Mound Builders In Fulton County, Ohio


Story of the Maumee Valley, 1929
      Fulton County contained more prehistoric works than any of the Northwestern Ohio counties. Quoting  from authority, although it has no large streams, the topography is such that the county is well drained, the mean elevation being greater than that of the adjoining counties. On the broad, level tablelands of the central portion of the county, prehistoric evidence were abundant, particularly in present Pike and Chesterfield Townships. On the headwaters of Bad Creek in Pike Township, there were twelve mounds that practically formed a group. There were six recorded enclosures in Fulton, and forty-five mounds in the total earthworks numbering sixty-four, number of total mounds equal forty-five, earthworks six.

A Standard History of Fulton County, Ohio, 1920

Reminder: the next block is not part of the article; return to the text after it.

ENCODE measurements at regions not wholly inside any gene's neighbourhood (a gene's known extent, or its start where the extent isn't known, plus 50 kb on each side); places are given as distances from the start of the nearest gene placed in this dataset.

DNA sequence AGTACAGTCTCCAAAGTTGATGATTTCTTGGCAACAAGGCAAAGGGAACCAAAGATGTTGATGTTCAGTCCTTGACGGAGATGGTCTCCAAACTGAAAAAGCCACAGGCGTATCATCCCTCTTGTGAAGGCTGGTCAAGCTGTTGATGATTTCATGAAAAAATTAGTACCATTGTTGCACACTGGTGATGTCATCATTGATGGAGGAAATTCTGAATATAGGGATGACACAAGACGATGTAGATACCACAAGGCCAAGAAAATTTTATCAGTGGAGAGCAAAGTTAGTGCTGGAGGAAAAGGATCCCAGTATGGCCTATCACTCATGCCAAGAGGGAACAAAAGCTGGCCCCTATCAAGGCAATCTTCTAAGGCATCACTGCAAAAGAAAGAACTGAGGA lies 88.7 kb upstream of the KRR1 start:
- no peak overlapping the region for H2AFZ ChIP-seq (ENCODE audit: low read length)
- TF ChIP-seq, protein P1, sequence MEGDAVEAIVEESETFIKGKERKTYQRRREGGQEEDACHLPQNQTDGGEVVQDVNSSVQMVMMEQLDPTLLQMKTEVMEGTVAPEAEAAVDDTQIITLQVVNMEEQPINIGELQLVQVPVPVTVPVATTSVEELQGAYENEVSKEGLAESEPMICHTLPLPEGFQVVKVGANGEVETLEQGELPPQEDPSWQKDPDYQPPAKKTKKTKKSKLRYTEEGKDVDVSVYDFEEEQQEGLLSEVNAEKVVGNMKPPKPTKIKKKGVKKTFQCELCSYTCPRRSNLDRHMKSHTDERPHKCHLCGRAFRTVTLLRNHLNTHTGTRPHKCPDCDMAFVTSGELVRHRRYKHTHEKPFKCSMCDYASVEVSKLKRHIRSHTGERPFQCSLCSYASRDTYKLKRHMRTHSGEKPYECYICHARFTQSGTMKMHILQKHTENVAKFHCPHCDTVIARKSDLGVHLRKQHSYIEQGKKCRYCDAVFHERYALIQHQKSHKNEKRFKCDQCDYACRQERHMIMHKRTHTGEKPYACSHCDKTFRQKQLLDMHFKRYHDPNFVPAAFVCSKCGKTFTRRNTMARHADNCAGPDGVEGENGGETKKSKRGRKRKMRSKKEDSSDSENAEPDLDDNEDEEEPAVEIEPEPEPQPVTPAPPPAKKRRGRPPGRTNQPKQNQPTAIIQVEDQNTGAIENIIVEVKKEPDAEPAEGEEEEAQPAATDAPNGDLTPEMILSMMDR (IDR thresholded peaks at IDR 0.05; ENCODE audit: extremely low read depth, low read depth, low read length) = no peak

Of the works examined in this county, those most worth of mention are situated on the farm of the last Hon. D.W. H. Howard, in Section 9, Pike Township. These mounds were explored during the summer of 1892, through the efforts and under the direction of Hon, W. H. Handy, to whose excellent article upon the same we are indebted for the information here given concerning them. And much credit is also due to Mr. Howard, upon whose farm and in which orchard most of them are situated. During all of his left he jealously guarded these mounds against vandalism, permitting no one to in any manner interfere with them, further than to cultivate the round. The mounds are located on the southeast quarter of the northwest quarter of section nine, in Pike Township, and are built on a high ridge, containing five or six acres of land, and follow the highest outer elevation of the bluff with three exceptions.